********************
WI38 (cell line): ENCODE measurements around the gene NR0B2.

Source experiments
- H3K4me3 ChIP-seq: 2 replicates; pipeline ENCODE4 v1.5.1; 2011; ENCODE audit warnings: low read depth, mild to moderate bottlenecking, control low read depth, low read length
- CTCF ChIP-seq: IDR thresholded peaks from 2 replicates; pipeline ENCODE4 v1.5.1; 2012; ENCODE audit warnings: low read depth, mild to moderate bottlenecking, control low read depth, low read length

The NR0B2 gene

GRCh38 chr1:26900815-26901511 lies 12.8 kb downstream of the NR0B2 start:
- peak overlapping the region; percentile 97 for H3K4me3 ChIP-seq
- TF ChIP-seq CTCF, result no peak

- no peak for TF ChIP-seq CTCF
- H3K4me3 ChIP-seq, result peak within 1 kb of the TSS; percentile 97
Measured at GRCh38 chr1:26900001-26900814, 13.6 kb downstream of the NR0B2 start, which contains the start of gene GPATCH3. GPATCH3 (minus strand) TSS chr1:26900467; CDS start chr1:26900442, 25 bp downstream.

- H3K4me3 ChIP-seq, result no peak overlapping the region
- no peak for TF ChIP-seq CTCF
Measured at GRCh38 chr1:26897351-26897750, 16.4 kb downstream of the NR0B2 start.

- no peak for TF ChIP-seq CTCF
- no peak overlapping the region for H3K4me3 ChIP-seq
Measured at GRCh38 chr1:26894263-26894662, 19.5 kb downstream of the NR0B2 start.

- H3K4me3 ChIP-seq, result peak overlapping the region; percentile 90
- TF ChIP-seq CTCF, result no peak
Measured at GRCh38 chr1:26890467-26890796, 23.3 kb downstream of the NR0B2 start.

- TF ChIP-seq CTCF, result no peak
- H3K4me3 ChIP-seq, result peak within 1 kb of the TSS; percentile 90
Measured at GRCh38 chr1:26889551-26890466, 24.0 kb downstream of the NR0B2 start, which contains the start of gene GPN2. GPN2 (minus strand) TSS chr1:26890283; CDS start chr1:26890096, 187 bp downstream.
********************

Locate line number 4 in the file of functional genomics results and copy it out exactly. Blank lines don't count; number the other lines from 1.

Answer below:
- CTCF ChIP-seq: IDR thresholded peaks from 2 replicates; pipeline ENCODE4 v1.5.1; 2012; ENCODE audit warnings: low read depth, mild to moderate bottlenecking, control low read depth, low read length